Editor: Edathara Abraham, University of Arkansas for Medical Sciences, United States of America
Received: March 6, 2014; Accepted: April 28, 2014; Published: June 19, 2014
Copyright: © 2014 Deitch et al. This is an open-access article distributed under the terms of the Creative Commons Attribution License, which permits unrestricted use, distribution, and reproduction in any medium, provided the original author and source are credited.
Data Availability: The authors confirm that all data underlying the findings are fully available without restriction. Delta-CT, weight and splay scores, raw motor neuron cell counts, and TDP-43 score data are available in the Supporting Information files.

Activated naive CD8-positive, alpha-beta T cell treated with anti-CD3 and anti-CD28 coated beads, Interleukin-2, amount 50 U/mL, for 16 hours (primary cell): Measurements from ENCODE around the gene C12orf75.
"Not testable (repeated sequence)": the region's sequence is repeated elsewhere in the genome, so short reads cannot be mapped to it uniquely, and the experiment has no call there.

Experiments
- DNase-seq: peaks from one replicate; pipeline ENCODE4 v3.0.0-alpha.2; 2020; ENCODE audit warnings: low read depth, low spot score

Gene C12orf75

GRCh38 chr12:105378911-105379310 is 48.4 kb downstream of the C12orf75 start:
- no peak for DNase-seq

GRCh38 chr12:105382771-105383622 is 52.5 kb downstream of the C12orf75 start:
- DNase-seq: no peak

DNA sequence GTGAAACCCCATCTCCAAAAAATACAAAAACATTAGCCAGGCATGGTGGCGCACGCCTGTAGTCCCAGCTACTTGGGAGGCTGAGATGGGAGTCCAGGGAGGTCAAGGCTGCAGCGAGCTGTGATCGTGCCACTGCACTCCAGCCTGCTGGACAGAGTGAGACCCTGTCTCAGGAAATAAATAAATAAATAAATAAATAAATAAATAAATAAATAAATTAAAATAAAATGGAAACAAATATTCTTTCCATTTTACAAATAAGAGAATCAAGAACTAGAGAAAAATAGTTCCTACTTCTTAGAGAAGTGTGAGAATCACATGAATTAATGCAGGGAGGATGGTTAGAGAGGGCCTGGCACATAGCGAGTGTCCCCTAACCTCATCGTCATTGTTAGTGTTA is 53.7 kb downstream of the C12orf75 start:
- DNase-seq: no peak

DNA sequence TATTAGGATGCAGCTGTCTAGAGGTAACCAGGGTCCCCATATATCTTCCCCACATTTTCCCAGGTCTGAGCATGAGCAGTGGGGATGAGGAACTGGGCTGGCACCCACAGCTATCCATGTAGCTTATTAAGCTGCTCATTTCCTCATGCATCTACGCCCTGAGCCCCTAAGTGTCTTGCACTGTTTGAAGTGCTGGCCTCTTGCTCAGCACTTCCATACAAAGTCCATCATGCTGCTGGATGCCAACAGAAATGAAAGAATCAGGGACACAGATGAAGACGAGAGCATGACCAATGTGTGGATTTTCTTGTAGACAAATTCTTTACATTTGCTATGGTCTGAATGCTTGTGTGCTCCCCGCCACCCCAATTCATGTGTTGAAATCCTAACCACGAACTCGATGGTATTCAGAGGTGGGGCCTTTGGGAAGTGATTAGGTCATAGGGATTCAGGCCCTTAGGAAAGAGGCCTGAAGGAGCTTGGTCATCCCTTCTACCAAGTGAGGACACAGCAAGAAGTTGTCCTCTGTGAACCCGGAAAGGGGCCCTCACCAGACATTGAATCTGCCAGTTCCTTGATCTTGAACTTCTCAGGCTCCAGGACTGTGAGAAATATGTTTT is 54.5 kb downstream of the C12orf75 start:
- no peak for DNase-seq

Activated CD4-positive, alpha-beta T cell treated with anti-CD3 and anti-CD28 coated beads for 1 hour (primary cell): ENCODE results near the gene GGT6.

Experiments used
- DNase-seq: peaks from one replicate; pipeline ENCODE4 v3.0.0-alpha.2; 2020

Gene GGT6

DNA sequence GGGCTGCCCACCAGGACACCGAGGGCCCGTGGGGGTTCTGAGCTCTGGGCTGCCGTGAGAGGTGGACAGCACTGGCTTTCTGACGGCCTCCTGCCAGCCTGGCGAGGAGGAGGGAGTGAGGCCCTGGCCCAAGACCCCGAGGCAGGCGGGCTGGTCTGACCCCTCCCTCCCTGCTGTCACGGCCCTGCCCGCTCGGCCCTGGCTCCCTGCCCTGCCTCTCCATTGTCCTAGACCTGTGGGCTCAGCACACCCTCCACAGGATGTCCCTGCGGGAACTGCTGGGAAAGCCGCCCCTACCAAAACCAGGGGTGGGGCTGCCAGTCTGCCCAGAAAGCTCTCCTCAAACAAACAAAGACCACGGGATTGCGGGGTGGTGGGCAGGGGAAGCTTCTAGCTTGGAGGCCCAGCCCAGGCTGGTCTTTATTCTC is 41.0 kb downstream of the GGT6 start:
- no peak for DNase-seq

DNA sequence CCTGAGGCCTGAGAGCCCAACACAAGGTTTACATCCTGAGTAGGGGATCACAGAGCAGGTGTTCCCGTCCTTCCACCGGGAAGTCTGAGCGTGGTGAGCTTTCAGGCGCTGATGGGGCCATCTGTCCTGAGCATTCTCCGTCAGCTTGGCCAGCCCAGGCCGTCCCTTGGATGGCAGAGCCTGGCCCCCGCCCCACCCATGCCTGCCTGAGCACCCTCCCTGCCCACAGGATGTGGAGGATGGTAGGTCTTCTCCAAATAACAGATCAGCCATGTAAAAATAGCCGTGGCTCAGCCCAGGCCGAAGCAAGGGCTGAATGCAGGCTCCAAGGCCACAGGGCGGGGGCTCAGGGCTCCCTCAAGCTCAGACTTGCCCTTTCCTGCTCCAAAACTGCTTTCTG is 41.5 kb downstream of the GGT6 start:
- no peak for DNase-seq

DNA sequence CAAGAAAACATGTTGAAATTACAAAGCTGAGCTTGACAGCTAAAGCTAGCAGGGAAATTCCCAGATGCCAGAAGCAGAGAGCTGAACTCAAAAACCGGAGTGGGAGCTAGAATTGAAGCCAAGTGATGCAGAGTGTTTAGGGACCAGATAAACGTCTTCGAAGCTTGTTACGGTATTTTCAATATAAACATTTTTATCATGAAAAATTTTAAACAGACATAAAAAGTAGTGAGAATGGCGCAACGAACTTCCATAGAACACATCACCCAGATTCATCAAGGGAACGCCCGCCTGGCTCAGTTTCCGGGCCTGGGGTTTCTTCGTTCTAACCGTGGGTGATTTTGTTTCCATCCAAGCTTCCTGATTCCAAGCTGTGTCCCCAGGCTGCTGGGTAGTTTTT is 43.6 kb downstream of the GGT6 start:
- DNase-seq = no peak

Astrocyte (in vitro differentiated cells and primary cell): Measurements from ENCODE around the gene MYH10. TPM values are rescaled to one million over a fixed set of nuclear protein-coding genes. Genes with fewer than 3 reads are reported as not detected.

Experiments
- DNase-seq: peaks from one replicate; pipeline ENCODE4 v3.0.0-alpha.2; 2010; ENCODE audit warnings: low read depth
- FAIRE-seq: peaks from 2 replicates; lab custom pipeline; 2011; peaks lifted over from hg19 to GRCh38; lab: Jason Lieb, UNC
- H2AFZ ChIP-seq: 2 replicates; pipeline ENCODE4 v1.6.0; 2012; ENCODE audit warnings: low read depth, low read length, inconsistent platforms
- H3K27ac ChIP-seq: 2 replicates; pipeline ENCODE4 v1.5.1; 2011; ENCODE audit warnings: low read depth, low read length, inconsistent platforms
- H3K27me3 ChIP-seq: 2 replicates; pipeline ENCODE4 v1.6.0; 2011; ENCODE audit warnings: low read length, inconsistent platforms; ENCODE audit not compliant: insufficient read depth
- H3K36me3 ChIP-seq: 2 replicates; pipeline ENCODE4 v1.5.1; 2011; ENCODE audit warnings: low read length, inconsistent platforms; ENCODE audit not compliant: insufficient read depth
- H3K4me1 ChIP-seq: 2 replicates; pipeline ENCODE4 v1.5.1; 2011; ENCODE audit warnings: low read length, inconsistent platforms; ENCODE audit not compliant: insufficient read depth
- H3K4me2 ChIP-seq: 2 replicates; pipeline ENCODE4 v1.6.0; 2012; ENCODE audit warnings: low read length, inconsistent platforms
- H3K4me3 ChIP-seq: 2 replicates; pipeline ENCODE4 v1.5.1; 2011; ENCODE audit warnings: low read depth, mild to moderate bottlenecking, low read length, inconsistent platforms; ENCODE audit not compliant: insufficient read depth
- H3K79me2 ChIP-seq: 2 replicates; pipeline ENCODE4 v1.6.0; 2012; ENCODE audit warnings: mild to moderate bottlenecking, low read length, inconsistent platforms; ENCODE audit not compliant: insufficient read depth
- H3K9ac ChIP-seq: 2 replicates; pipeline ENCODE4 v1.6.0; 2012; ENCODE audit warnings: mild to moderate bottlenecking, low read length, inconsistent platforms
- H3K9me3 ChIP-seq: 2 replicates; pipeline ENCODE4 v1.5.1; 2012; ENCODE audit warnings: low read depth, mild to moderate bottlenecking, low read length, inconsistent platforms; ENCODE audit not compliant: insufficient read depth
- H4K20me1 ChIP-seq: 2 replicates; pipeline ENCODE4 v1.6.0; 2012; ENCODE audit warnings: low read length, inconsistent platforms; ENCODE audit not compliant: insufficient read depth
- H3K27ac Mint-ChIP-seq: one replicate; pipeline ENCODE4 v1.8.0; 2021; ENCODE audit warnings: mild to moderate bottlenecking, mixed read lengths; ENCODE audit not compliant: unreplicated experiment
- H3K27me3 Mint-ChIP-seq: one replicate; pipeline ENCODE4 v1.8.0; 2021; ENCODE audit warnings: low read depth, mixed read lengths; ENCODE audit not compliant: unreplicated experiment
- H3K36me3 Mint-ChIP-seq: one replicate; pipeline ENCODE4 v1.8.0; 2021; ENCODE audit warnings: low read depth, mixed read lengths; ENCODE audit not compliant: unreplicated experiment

Funding: Funding for this study was made possible through the ALS Hope Foundation support of transgenic mouse colonies and exploratory research, http://www.alshopefoundation.org/. The funders had no role in study design, data collection and analysis, decision to publish, or preparation of the manuscript.
Competing interests: The authors have declared that no competing interests exist.